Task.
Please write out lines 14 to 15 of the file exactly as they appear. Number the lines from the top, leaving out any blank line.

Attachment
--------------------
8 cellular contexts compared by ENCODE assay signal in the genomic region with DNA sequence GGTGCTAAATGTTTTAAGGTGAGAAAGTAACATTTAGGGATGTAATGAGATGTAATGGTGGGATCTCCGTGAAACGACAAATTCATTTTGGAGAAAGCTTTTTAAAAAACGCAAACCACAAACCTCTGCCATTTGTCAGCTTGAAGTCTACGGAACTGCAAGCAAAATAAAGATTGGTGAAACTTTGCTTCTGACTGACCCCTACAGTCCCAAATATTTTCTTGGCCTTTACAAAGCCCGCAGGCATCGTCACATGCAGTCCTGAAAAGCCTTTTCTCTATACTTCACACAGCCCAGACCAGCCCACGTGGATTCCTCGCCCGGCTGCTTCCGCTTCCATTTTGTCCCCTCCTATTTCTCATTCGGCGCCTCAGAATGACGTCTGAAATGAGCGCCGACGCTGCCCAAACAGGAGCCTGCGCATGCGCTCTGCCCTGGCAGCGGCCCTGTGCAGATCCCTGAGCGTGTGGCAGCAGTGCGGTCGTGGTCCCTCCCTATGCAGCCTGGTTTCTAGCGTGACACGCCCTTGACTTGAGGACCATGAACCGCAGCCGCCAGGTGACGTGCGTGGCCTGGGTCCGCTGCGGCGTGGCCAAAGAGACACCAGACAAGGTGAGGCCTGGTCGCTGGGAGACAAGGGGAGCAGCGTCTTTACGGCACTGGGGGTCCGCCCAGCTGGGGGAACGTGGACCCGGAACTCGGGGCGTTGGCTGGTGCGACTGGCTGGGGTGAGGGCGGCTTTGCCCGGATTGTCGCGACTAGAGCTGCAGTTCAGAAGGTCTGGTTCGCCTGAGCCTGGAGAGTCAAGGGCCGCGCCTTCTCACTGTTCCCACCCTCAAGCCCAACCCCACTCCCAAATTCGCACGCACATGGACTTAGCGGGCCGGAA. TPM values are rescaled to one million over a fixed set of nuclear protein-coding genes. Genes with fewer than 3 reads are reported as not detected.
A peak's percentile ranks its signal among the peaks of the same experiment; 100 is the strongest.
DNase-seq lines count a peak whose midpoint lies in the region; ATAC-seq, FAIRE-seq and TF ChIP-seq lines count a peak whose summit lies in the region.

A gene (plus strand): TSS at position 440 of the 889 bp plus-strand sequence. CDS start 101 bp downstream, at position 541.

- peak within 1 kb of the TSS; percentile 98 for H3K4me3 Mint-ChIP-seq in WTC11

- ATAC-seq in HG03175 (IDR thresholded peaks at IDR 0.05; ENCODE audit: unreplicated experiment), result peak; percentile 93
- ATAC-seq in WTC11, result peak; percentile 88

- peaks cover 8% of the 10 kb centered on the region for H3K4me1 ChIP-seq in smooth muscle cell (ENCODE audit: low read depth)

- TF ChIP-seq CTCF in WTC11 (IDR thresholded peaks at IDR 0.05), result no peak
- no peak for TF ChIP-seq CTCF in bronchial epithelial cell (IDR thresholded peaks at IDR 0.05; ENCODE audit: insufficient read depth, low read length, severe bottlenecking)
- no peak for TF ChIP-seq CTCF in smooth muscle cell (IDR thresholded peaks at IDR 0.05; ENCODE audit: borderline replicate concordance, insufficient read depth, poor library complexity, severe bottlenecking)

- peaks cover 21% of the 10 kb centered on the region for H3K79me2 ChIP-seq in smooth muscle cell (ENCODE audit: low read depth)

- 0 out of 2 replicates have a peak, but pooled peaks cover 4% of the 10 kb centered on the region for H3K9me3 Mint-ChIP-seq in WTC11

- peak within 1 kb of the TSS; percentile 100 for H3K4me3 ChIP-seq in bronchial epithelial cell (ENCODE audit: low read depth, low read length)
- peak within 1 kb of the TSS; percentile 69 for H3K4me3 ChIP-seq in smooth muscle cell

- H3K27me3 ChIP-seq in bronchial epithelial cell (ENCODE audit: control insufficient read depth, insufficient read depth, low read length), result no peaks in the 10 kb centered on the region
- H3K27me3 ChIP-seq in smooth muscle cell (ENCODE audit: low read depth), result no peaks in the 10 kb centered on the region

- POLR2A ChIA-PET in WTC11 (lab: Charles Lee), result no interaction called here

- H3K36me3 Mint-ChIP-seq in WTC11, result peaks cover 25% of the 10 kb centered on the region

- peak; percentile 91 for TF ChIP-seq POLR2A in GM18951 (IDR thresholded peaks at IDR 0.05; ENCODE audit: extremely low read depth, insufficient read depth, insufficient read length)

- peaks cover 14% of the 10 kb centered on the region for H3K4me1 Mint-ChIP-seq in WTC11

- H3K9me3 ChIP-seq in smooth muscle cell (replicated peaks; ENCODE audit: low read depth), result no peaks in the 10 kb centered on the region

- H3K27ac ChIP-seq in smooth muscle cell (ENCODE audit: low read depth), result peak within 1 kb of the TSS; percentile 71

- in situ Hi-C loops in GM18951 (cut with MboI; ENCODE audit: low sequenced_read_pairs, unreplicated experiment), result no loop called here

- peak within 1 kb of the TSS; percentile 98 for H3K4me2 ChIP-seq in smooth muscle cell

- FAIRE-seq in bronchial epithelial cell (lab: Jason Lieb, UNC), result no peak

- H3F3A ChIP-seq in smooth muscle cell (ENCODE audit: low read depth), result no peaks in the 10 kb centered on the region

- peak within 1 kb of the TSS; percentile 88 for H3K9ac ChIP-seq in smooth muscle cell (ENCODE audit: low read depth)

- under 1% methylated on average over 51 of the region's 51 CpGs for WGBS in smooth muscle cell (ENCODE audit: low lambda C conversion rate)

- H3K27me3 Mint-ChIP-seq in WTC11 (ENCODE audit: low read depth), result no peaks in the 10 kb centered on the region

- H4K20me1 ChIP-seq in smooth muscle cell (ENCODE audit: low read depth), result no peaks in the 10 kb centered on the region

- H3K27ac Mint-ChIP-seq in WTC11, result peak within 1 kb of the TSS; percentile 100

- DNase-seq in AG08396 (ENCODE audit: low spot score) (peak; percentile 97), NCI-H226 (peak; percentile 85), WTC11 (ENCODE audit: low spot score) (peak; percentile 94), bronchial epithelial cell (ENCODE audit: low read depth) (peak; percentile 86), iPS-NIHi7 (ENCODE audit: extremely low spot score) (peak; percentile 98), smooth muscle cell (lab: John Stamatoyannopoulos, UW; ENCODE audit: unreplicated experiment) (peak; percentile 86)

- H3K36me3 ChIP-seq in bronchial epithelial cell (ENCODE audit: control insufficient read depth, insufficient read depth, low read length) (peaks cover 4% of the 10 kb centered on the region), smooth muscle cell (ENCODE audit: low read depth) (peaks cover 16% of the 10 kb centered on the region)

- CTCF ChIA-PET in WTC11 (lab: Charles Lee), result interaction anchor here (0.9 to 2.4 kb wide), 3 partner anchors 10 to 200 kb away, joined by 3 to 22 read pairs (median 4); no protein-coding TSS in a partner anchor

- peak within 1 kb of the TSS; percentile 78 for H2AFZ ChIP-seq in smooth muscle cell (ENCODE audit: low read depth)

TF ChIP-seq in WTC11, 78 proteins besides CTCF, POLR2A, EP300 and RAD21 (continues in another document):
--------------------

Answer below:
- peak within 1 kb of the TSS; percentile 100 for H3K4me3 ChIP-seq in bronchial epithelial cell (ENCODE audit: low read depth, low read length)
- peak within 1 kb of the TSS; percentile 69 for H3K4me3 ChIP-seq in smooth muscle cell